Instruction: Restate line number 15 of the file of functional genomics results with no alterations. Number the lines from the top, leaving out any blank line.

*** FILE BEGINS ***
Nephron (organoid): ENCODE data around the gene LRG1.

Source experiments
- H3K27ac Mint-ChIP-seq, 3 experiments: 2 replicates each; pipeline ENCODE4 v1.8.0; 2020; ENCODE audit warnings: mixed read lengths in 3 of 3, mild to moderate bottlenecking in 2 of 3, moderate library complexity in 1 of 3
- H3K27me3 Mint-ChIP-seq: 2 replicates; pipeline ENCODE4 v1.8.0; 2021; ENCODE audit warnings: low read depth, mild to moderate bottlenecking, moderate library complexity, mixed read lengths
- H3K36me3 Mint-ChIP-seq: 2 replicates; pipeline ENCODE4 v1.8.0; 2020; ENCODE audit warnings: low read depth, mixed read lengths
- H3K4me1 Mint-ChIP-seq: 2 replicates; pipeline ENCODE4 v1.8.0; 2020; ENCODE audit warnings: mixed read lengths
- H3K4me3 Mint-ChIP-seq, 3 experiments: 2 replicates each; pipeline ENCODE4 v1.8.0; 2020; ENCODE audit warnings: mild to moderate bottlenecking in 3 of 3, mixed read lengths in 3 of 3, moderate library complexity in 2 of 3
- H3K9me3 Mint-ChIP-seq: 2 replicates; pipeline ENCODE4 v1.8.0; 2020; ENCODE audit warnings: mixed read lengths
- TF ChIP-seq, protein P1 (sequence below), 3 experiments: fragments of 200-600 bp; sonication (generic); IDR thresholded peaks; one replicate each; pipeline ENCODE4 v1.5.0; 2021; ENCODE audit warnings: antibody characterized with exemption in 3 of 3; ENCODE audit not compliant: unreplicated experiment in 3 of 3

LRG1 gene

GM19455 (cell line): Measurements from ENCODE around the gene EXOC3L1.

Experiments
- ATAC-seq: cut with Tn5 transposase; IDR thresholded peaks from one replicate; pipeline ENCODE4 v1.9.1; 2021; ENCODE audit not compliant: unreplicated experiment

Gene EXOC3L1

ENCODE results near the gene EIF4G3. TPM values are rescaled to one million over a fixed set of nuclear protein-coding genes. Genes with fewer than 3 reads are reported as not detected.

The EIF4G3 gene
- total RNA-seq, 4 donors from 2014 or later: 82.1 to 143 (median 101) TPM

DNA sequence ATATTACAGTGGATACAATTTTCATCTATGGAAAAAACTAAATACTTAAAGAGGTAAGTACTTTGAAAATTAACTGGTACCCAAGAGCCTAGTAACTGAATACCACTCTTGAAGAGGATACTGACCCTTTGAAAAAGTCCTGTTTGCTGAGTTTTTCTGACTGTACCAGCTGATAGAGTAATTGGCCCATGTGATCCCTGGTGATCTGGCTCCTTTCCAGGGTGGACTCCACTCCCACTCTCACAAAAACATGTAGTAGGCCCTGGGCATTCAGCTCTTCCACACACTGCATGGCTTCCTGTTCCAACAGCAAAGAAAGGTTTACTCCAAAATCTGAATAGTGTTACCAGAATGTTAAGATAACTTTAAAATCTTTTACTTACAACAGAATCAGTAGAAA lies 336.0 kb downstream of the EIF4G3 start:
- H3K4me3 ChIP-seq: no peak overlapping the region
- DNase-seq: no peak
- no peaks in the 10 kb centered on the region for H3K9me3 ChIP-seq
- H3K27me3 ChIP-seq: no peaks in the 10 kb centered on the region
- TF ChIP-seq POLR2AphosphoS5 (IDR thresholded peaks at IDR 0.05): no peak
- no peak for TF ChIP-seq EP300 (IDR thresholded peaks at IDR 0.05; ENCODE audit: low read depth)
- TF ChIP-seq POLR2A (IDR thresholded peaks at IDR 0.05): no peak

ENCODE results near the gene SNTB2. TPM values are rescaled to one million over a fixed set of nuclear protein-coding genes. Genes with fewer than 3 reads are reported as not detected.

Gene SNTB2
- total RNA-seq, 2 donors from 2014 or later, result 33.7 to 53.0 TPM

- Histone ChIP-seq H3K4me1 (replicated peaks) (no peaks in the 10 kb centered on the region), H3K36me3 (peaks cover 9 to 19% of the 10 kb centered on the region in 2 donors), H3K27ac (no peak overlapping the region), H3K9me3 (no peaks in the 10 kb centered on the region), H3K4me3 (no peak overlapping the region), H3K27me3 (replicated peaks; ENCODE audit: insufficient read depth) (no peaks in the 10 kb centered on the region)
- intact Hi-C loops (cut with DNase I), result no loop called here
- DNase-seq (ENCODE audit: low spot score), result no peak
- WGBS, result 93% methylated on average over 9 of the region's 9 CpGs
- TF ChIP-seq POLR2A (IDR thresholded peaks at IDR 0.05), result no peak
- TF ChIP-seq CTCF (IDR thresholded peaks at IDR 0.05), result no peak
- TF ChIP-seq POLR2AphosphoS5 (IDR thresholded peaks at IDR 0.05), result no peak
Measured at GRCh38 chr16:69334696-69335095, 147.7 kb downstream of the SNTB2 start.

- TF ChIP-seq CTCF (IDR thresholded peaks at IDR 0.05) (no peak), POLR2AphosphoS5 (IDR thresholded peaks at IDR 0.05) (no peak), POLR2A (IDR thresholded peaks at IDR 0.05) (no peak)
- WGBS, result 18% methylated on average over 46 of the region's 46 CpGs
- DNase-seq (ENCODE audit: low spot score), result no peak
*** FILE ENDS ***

ENCODE results near the gene EIF4G3. TPM values are rescaled to one million over a fixed set of nuclear protein-coding genes. Genes with fewer than 3 reads are reported as not detected.